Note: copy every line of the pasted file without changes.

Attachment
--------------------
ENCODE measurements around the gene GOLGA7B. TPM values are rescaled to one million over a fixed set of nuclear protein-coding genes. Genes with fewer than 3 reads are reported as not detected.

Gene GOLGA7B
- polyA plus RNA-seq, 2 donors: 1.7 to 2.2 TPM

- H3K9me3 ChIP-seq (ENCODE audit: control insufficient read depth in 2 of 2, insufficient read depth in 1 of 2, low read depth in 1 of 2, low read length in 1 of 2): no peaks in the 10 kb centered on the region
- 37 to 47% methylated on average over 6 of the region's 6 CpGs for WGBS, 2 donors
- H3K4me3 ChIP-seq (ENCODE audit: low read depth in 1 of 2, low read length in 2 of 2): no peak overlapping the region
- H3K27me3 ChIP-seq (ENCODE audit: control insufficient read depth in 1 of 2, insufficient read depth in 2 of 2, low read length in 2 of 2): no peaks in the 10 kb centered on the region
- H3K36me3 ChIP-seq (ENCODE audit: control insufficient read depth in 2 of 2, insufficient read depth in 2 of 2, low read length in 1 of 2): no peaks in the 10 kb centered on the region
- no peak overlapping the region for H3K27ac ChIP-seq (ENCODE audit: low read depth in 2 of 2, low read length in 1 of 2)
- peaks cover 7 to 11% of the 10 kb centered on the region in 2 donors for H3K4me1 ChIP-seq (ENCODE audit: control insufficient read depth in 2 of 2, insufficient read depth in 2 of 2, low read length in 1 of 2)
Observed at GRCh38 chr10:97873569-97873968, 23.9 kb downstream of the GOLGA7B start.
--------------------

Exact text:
ENCODE measurements around the gene GOLGA7B. TPM values are rescaled to one million over a fixed set of nuclear protein-coding genes. Genes with fewer than 3 reads are reported as not detected.

Gene GOLGA7B
- polyA plus RNA-seq, 2 donors: 1.7 to 2.2 TPM

- H3K9me3 ChIP-seq (ENCODE audit: control insufficient read depth in 2 of 2, insufficient read depth in 1 of 2, low read depth in 1 of 2, low read length in 1 of 2): no peaks in the 10 kb centered on the region
- 37 to 47% methylated on average over 6 of the region's 6 CpGs for WGBS, 2 donors
- H3K4me3 ChIP-seq (ENCODE audit: low read depth in 1 of 2, low read length in 2 of 2): no peak overlapping the region
- H3K27me3 ChIP-seq (ENCODE audit: control insufficient read depth in 1 of 2, insufficient read depth in 2 of 2, low read length in 2 of 2): no peaks in the 10 kb centered on the region
- H3K36me3 ChIP-seq (ENCODE audit: control insufficient read depth in 2 of 2, insufficient read depth in 2 of 2, low read length in 1 of 2): no peaks in the 10 kb centered on the region
- no peak overlapping the region for H3K27ac ChIP-seq (ENCODE audit: low read depth in 2 of 2, low read length in 1 of 2)
- peaks cover 7 to 11% of the 10 kb centered on the region in 2 donors for H3K4me1 ChIP-seq (ENCODE audit: control insufficient read depth in 2 of 2, insufficient read depth in 2 of 2, low read length in 1 of 2)
Observed at GRCh38 chr10:97873569-97873968, 23.9 kb downstream of the GOLGA7B start.